You probably remembered all of that, didn’t you? So this was completely unnecessary…

But in any case I wanted to write a journal entry today if only to let people know that I have once again been cut off from internet access. If I do get to post this today it’ll be from the Planeo office. I don’t know what the problem is. Maybe I missed another bill. Maybe I’ve been downloading too much and the Polizei are going to come and arrest me today. Maybe it’s just a temporary interruption of service and it’ll be back in a few hours. I don’t know. It’s Sunday and there’s nothing I can do about it today.

So if anyone other than my future self at a future date is reading this, just know that I might not have regular access to the internet for awhile. This comes at a perfect time, naturally, as Revolution Earth is just starting to finally generate some activity again and I just started advertising the site on Facebook yesterday. Naturally, now is the perfect time to prevent me from tending to it.

I don’t know why but I’m in a stupid mood. Life just feels stupid right now. I know that all things considered my life is actually pretty great. I’ve got plenty of money, plans to go to Japan and even Rome before that, a small but loyal group of friends spread across the world and a family that loves me, but man I don’t know…sometimes it all just seems rather pointless. At least I’m 27 now and not 17. I’m much closer to death—and when I get there maybe someone will finally tell me what the point was.

Does Everything Happen for a Reason?

February 5th, 2011 No comments

predestination

It’s one of the oldest philosophical questions in the book, and it’s constantly staring us in the face whether we’re atheists or believers. Is everything that happens the result of a combination of blind chance and free will, or do events unfold according to some predetermined formula written in the laws of nature or in the mind of God? The answer would profoundly affect the way we live in this world, as it touches upon fundamental issues such as whether people are morally responsible for their actions and whether tragic circumstances are unavoidable or if there is a good reason for every bad thing that happens.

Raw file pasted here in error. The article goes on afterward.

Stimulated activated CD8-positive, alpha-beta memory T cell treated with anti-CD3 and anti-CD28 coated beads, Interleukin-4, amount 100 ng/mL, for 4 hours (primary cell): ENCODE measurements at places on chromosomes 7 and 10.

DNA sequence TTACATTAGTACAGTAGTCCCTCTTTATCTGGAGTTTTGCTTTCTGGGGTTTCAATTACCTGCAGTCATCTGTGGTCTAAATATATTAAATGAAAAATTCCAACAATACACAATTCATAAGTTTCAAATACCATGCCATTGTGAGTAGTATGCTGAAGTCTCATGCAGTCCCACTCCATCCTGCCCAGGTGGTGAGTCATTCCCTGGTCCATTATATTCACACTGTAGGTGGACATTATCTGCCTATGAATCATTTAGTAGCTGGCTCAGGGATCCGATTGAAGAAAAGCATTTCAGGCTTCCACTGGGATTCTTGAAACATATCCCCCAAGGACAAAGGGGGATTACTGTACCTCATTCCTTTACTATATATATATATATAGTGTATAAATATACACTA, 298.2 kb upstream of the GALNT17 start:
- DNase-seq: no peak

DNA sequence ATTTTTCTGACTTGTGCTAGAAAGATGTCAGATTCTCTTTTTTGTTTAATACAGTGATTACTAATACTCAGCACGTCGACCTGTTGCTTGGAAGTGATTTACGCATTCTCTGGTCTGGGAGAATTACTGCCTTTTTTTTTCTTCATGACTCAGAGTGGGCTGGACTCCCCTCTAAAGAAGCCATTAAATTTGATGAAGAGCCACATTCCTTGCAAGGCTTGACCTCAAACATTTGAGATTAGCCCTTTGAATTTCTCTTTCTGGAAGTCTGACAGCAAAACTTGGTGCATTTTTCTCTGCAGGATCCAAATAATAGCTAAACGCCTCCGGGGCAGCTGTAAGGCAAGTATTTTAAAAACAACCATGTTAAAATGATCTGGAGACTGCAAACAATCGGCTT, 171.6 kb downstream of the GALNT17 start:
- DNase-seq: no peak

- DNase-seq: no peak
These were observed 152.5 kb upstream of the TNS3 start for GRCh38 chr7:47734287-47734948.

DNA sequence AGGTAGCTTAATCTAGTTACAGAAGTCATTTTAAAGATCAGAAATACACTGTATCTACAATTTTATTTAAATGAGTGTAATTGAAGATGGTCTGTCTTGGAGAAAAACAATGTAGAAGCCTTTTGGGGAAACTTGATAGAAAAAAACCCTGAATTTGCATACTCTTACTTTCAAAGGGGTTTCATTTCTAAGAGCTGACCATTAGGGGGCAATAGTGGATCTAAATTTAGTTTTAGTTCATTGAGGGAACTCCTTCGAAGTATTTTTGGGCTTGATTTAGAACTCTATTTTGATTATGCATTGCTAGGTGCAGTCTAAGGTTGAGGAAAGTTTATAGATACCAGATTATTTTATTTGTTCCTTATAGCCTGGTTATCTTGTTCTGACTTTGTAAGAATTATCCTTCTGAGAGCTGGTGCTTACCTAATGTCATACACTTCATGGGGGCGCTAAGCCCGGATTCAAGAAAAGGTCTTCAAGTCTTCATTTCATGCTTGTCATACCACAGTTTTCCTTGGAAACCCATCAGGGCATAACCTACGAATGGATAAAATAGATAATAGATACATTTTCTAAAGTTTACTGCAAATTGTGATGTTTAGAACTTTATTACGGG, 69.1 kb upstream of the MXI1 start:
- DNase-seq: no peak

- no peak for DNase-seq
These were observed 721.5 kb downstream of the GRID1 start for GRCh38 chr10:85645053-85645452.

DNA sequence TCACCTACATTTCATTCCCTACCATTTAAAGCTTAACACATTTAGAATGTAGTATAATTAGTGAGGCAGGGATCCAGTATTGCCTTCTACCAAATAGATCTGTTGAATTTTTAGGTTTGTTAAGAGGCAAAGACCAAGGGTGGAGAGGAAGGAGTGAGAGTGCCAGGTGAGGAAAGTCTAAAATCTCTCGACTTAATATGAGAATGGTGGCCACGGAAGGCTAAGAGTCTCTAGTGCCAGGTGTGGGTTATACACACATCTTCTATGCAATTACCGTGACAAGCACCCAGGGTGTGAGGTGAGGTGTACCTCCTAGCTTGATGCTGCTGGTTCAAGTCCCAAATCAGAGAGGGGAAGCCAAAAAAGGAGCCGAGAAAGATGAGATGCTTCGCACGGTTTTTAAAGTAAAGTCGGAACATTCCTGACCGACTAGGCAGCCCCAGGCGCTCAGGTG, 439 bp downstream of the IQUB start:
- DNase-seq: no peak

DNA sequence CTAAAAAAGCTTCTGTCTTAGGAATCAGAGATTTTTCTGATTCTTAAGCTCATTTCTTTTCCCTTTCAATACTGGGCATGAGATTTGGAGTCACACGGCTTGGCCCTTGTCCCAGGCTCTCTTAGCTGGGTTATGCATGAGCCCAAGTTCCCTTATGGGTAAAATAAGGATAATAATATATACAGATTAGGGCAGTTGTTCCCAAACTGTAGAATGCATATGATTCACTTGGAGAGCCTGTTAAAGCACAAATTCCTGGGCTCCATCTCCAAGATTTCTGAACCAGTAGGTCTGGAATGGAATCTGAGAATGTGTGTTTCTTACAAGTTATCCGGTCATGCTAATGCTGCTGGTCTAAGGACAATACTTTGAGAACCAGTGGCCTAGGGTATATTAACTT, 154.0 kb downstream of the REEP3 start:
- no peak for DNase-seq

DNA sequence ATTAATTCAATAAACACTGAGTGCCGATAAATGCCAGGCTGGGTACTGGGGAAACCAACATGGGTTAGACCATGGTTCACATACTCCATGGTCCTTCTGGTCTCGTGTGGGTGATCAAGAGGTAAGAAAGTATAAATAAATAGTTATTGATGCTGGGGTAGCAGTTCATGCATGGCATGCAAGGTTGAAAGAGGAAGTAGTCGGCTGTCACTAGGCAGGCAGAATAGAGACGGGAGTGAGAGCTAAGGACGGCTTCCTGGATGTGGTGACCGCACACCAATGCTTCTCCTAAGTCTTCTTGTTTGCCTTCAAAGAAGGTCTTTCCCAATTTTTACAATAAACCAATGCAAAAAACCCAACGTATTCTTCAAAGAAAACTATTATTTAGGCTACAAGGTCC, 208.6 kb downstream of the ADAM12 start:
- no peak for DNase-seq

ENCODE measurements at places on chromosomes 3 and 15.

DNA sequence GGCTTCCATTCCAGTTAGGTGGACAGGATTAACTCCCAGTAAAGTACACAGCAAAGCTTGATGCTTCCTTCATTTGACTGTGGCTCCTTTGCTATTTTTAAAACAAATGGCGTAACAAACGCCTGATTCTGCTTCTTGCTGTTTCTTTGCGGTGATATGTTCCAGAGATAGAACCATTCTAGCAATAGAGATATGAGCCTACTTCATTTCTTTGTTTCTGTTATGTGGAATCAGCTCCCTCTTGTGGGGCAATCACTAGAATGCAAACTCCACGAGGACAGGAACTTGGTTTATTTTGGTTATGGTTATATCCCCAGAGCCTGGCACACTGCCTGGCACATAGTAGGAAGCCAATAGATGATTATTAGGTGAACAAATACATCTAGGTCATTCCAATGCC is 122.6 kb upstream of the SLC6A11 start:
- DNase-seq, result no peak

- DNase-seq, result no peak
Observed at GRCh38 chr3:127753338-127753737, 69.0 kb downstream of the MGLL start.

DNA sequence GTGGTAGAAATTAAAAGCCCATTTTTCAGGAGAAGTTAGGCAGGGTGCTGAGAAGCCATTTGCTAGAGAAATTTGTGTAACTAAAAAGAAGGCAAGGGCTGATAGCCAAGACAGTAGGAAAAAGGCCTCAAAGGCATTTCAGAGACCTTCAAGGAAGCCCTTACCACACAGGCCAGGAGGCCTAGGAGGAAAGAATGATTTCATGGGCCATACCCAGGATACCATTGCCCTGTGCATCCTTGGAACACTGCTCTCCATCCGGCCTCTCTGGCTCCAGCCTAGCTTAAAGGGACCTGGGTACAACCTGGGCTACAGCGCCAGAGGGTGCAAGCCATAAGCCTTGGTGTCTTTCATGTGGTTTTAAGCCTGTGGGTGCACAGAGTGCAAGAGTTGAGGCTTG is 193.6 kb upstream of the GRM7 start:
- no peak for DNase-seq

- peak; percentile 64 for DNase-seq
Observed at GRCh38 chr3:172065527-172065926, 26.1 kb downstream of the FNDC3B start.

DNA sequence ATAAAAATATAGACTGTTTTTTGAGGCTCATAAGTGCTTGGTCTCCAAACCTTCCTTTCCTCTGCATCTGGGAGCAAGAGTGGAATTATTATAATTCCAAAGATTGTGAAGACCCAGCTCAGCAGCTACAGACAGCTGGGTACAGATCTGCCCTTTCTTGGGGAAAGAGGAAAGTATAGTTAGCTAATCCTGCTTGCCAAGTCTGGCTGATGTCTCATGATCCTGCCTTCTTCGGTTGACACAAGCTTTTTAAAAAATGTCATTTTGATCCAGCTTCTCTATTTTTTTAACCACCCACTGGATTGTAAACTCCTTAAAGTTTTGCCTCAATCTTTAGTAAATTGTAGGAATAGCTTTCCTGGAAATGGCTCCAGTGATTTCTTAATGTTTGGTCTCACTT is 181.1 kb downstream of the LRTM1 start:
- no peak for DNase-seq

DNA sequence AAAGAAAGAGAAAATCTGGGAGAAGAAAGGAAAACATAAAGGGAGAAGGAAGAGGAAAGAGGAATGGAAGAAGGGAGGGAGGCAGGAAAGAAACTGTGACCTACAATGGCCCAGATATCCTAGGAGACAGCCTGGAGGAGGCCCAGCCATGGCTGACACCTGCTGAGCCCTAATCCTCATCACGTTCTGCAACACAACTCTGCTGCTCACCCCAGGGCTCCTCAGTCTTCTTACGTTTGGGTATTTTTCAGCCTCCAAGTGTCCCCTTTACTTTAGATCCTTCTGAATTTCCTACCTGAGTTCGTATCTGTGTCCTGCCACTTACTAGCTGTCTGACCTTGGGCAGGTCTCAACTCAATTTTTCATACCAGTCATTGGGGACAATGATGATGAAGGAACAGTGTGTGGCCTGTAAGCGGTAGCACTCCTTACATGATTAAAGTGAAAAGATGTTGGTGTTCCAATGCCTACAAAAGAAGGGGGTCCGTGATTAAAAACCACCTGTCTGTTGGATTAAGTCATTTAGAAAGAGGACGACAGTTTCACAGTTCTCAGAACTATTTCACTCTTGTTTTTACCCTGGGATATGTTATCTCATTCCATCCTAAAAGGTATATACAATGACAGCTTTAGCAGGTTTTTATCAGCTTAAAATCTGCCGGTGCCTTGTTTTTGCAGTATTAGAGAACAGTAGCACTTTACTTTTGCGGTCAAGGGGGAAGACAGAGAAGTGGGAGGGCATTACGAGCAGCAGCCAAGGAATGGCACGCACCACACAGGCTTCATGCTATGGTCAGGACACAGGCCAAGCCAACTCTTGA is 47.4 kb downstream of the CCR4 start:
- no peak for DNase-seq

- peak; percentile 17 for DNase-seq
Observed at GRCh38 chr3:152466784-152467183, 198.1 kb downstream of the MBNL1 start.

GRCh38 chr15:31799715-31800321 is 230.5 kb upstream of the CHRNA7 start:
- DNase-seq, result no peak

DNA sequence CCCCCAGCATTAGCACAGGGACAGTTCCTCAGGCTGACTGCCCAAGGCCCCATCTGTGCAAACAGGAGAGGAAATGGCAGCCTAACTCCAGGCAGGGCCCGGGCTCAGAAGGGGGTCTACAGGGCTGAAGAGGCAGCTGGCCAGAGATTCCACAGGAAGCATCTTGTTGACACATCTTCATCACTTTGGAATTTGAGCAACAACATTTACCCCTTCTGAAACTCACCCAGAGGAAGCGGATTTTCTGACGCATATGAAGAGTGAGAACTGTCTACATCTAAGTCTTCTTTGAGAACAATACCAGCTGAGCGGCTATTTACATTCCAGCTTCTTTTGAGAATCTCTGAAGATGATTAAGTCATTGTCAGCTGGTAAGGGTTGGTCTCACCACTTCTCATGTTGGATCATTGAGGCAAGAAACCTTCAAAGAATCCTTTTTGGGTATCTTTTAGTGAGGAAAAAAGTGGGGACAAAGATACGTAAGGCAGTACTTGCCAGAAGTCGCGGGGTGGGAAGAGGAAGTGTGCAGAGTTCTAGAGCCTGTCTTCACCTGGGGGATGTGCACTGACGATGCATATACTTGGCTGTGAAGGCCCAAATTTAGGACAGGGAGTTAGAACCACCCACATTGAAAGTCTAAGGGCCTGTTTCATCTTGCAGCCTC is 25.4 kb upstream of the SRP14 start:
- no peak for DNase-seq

A recent piece on the concept karma at the Huffington Post got me thinking about this subject again, and because it’s been awhile since I’ve written a good philosophical musing I thought I’d delve more deeply into the issue. My hope is that I’ll offer some ideas to those who read this that they haven’t considered before, and that I’ll draw in some comments expressing ideas I’ve never thought about either.

As I see it, the idea of predestination can be either religious or scientific. Scientific predestination is a consequence of metaphysical materialism, or the belief that the universe consists solely of forces and particles that operate according to a rigid set of immutable laws. If this is true, then there is no such thing as a free agent because every movement of every atom in the cosmos follows a specific path along a chain of causes and effects from the beginning of time to infinity. You might think that you’re freely choosing to read these words, but in actuality you had no choice. Every neuron that is firing in your brain is a result of previous neural activity stretching all the way back to your birth. Your genetic makeup—itself a product of billions of years of evolution unfolding according to a strict set of chemical laws—combined with the experiences imprinted on your brain throughout your lifetime filled with events that could have only unfolded exactly as they did, all led you to this exact moment in which your eyes are scanning the words on the computer screen in front of you. You had no choice but to read this blog post, just as I had no choice but to write it.